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What You Can Change... and What You Can't: The Guide to Self-improvement

The subtitle of this psychological self-help adviser seems to promise impossibly more than could be delivered. But Seligman is so much more sensible and lucid than most self-help gurus that he encourages thinking that, yes, this is all we can say--and do--right now about changing undesirable behaviors. "Two worlds views are in collision," Seligman says, over the prospects of behavioral change. Those products of the Western concept of free will--psychotherapy and self-improvement--maintain that behavior is malleable through a variety of conscious techniques. Biological psychiatry asserts that mental illness is physically caused, personality is genetically fixed, and brain chemistry determines emotions; change is possible only by physical interventions, primarily pharmaceutical but also surgical. Seligman comes down between those two extremes in recommending what to do about anxiety, phobias, depression, sexual problems, weight, alcohol use, etc. He advocates techniques that have demonstrably achieved lasting change or--what is far more likely--reduction in the frequency of undesired behavior. He bases his advice in sound research and highly educated inference, which means that his book constantly rewards anyone interested in individual psychology. In the last two chapters, Seligman offers first a devastating critique of the notion that childhood traumas shape adult behavior, particularly as that belief is exploited by the recovery movement, and then his own theory of behavioral change, in which change is possible according to the depth of the behavior--e.g., sexual orientation is very deeply entrenched, hence very difficult to alter, but panic attacks are very shallow and fairly easily eradicated.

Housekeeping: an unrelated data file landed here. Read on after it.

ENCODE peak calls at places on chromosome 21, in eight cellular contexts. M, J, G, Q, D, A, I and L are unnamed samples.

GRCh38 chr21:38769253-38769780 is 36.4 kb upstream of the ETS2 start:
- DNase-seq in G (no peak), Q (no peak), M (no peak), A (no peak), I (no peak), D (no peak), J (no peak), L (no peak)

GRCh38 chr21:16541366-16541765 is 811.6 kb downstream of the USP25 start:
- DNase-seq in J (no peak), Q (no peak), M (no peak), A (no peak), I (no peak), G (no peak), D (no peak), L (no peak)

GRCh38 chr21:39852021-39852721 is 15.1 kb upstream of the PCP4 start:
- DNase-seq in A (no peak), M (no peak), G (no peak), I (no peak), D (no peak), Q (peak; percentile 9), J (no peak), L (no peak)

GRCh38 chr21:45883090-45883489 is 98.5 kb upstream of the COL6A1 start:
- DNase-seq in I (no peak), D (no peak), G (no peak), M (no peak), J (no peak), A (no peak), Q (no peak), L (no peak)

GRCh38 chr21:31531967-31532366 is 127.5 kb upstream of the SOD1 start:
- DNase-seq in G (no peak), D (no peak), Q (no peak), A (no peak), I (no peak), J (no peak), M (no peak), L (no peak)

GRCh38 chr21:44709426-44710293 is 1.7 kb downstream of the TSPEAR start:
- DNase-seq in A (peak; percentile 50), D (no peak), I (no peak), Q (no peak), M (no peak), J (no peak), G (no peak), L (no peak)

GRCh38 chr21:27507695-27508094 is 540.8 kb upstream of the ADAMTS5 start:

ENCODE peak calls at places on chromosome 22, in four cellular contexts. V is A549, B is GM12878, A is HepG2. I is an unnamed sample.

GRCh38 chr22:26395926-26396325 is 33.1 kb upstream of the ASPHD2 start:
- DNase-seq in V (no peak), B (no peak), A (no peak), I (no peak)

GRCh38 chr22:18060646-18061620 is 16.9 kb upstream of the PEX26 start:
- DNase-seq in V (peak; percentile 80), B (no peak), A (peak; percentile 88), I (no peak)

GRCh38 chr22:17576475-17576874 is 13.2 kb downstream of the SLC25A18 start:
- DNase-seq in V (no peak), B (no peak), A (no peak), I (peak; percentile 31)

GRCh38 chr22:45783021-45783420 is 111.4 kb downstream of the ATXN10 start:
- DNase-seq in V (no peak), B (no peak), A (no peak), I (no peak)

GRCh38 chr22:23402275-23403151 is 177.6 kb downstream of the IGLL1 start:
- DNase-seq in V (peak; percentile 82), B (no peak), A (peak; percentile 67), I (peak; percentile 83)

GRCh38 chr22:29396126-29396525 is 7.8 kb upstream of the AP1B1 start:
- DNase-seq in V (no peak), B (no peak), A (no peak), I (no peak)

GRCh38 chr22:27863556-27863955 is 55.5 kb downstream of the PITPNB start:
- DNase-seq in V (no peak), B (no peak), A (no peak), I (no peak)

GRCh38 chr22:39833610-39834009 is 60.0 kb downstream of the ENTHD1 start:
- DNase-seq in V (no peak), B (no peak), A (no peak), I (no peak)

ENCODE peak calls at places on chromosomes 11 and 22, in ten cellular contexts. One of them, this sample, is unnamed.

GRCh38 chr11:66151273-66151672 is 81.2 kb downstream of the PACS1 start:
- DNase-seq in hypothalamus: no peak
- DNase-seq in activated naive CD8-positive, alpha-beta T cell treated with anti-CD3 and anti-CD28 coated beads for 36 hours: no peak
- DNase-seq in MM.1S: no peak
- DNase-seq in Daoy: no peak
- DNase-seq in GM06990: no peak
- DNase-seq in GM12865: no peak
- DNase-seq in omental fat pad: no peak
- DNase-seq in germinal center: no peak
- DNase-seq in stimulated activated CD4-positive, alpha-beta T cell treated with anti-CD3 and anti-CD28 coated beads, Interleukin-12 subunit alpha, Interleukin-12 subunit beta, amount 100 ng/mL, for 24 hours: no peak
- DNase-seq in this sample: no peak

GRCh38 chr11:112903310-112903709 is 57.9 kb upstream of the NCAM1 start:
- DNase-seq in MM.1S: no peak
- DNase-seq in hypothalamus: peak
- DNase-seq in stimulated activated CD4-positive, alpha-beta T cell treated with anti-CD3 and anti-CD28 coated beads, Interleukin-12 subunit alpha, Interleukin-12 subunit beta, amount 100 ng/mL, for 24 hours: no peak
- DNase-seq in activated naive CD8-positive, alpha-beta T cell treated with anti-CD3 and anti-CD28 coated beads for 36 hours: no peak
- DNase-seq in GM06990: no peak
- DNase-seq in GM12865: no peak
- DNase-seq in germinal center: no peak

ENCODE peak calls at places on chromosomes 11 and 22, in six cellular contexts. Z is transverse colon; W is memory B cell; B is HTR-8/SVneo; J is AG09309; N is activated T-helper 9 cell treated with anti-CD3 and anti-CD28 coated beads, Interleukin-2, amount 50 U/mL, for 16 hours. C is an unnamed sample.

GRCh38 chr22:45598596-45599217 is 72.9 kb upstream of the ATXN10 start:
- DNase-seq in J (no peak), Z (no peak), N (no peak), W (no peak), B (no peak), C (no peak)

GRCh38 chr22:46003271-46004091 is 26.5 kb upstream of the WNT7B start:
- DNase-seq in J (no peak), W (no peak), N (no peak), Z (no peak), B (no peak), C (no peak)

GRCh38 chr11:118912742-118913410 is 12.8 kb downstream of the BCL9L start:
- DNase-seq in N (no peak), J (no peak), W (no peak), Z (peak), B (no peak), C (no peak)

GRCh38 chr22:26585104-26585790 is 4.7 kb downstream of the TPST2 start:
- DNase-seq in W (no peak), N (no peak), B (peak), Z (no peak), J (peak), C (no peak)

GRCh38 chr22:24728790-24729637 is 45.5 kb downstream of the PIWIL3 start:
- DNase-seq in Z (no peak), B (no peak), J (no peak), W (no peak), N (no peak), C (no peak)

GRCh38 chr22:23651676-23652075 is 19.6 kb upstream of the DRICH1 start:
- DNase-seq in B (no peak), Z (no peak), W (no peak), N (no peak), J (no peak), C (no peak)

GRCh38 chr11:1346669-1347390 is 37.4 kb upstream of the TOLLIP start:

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Submitted on: 7-Jan-2003